On-seam pockets are a staple of functionality. Whether used on casual garments or formal styles, they are undeniably a valuable asset to the garment's versatility. I find myself adding pockets to any design I sew from scratch, any chance I get. They are fairly easy to pattern and sew, elevating the garment with the addition of just a few simple steps. On-seam pockets have now become somewhat essential to me. I don't know about you, but I'm always instinctively searching for pockets to house my keys or phone when I'm out and about (doing a million things at once).
The simplicity of sewing on-seam pockets is often contingent on your sewing pattern. If you start off with a good, clear pocket pattern, the rest is easy to complete. There are a variety of different pocket bag shapes and styles you could choose from, but in this tutorial, I'll work from a skirt pattern to draft a simple, round pocket bag.
When drafting pocket patterns, it is easiest to use the main pattern of the clothing item (you are adding the pocket to) as a blueprint. You will be using the actual seam (on the pattern) to generate the pocket pattern. My skirt will have a pocket on one side seam, thus I'll draw the actual pocket bag pattern directly on the main skirt pattern using the skirt's side seam as a guide. This technique works for any clothing item whether a skirt, dress or pants as long as you work directly on the seamline of the main pattern, at the exact desired location of the pocket. To get more clarity, follow the steps in the video tutorial above and/or the step-by step breakdown below.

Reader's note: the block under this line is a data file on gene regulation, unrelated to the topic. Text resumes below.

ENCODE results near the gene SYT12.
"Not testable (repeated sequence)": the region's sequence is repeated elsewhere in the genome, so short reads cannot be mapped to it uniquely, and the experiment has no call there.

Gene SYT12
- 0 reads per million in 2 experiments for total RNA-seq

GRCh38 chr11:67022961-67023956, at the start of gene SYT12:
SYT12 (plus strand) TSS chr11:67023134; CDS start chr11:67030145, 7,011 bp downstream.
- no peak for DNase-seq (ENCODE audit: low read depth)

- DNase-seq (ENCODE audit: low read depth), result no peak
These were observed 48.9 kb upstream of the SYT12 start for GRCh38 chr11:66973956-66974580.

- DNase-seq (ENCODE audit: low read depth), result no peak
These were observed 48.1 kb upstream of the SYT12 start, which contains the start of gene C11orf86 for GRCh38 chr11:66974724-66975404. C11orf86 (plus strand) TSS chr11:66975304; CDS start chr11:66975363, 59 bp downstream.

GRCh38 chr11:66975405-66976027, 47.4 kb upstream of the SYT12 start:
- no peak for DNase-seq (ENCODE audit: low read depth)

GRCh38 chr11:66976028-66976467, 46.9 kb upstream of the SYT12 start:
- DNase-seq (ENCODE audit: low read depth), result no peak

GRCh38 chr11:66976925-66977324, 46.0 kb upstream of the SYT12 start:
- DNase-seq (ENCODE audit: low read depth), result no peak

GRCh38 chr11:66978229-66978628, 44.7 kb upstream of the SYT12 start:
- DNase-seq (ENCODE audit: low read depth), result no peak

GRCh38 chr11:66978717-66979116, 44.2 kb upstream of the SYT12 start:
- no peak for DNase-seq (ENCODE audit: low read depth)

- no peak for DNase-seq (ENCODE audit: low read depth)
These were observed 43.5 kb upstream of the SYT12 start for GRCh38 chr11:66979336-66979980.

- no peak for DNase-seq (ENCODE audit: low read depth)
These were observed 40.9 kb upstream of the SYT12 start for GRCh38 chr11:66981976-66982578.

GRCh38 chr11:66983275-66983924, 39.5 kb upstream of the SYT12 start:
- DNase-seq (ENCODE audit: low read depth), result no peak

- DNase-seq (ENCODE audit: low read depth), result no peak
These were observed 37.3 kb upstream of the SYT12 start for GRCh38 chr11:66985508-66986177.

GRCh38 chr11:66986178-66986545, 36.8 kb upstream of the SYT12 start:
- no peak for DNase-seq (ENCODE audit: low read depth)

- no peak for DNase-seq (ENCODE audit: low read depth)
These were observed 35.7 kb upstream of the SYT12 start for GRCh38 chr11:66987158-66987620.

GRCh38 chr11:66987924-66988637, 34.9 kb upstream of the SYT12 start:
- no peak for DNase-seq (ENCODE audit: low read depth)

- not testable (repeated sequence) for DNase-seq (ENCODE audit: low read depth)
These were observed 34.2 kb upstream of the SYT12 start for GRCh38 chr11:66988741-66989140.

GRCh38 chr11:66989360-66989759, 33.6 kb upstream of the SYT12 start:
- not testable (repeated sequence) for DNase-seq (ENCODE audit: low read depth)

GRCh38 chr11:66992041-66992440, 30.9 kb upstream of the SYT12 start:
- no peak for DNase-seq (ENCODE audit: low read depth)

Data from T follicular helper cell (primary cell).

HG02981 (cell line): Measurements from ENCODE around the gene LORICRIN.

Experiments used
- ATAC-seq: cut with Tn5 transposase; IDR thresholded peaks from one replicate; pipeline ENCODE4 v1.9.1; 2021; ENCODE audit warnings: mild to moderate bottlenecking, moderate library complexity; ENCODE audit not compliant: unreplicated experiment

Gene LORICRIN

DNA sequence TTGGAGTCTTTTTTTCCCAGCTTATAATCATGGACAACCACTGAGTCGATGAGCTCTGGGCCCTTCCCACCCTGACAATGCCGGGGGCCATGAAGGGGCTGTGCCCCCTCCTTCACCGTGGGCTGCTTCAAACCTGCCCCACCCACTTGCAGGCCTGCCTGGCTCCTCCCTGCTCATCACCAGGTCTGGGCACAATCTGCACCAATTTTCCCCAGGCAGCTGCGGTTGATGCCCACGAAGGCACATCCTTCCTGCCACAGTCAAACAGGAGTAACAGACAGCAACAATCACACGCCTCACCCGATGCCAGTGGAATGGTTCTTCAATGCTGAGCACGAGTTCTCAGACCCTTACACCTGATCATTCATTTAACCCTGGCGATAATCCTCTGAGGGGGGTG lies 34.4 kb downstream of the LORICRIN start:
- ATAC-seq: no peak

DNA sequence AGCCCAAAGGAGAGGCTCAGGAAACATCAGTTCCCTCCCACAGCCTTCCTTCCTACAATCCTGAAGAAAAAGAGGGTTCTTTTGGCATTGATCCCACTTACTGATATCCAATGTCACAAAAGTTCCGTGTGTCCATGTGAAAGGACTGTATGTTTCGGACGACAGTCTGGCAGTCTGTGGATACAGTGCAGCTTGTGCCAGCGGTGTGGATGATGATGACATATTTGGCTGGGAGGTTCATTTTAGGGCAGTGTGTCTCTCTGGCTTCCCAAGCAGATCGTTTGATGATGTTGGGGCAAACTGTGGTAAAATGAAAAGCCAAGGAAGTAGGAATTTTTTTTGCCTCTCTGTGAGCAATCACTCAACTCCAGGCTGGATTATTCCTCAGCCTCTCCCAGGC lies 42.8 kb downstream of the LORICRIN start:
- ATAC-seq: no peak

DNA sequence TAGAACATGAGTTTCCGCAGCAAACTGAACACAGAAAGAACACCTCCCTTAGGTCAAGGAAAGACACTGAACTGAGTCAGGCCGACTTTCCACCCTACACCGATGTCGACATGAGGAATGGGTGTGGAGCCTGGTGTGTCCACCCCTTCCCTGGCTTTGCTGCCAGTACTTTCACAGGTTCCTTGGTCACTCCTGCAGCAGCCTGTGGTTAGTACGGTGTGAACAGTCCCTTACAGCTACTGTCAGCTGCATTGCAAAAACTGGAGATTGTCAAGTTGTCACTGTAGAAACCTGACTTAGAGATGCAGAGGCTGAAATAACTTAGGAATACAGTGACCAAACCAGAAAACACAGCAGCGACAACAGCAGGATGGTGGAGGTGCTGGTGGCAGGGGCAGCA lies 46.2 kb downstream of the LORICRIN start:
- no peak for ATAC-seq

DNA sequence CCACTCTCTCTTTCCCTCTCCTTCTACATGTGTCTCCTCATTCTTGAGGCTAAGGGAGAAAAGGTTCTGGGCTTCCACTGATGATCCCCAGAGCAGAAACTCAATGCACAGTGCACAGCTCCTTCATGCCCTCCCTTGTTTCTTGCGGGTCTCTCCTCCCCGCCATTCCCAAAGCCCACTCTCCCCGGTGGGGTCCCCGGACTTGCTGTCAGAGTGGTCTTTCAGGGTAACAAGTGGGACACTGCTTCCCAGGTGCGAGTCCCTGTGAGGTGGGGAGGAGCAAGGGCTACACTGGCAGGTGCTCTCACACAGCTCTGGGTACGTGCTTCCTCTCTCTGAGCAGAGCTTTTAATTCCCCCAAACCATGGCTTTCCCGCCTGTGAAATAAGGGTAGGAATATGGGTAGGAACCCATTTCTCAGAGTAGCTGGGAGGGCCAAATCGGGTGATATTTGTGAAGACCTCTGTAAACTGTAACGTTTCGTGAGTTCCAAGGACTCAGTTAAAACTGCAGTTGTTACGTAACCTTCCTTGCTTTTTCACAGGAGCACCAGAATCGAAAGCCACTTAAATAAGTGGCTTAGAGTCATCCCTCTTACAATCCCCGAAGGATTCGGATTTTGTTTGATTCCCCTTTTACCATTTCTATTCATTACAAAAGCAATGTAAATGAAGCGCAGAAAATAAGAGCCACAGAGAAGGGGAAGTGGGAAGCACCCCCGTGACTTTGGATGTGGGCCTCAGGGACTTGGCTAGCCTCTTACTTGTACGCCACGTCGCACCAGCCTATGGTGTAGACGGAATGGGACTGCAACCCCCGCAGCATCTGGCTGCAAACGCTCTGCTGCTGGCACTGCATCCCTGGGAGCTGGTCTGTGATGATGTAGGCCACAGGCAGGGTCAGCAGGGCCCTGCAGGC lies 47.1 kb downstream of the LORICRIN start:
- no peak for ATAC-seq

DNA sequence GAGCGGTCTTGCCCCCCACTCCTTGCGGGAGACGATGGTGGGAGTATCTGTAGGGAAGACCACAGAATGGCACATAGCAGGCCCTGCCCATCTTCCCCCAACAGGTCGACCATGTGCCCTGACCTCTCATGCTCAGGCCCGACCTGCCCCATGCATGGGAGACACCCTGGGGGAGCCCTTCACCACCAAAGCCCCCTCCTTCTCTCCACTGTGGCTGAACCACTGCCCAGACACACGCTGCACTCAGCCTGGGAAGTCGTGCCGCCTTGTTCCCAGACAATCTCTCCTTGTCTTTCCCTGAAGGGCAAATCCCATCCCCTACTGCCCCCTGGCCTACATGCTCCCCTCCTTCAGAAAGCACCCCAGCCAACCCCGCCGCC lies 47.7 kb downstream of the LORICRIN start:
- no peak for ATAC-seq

By the way, stay tuned to learn how to then sew this pocket in a video tutorial to come!
Deciding The Pocket Location And Marking Its Opening
First and foremost, let's decide on the pocket's location. Although you could technically place it just about anywhere along the seam, keep in mind the pocket's optimal functionality. You want to be able to comfortably insert your hand and easily retrieve (or place) items in without any discomfort.
The best way to measure how far down to place an on-seam pocket is to measure its opening in relation to the waistline location on the pattern. This rule applies specifically to pockets sewn into the side seam, which technically is the most common application.
As a general rule, the side seam pocket should open starting at about 3-5" down from the waistline. For optimal comfort, the pocket opening itself should be about 5-5 1/2" inches long, although that varies depending on your specifications (and type of pocket).
To start the pocket pattern, measure down the seam about 3-5" (as desired) from the waistline down. If the waistline isn't clearly defined on your pattern, find the point along the seam that is closest to the waist area.
The top edge of my skirt pattern in this tutorial corresponds to the waistline, so I just measured about 3.5" down the side seam from the very top edge (not counting seam allowance). This location will mark the beginning of the pocket opening.